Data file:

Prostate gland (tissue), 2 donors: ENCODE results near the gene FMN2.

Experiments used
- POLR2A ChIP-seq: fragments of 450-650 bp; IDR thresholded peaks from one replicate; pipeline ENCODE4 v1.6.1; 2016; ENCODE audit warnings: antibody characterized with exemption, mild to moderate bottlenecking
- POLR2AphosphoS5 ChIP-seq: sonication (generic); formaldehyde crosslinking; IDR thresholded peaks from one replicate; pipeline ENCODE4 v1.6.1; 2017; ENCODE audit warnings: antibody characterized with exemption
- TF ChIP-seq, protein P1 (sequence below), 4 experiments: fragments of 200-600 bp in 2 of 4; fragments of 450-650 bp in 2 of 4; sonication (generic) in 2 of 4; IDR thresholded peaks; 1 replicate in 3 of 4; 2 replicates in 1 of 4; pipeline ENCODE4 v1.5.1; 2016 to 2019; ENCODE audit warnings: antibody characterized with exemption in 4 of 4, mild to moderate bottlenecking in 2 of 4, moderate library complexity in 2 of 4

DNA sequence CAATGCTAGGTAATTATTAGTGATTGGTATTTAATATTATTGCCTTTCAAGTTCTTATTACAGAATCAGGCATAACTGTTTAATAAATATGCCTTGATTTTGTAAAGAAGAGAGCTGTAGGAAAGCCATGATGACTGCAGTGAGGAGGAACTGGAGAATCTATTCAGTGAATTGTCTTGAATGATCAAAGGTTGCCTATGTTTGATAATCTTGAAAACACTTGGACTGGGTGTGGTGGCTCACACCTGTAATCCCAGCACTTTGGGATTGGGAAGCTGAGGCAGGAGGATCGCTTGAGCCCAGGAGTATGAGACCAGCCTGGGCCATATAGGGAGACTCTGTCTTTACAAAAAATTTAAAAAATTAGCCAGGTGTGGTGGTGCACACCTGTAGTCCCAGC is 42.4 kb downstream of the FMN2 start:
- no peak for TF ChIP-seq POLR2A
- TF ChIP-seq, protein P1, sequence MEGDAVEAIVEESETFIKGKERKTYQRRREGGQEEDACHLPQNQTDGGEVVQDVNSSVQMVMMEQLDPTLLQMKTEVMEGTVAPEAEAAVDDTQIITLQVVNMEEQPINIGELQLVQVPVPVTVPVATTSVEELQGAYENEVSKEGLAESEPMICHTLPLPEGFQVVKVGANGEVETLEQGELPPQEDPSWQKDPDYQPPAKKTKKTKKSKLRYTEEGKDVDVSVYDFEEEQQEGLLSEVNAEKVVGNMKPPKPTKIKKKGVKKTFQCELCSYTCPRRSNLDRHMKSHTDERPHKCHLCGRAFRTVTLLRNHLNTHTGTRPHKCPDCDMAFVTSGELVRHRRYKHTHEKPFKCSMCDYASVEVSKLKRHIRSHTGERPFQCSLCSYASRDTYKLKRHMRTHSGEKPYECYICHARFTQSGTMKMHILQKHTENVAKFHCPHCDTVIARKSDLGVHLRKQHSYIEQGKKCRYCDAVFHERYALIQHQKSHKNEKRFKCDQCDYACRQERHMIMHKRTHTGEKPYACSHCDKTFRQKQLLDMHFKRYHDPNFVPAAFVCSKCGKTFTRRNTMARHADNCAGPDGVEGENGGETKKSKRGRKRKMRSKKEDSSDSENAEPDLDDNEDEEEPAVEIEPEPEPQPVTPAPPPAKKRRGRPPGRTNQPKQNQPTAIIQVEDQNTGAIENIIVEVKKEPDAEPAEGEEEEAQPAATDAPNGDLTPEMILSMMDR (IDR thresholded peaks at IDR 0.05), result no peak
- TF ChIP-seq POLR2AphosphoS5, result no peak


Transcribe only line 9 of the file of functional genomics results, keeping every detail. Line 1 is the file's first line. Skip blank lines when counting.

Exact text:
- TF ChIP-seq POLR2AphosphoS5, result no peak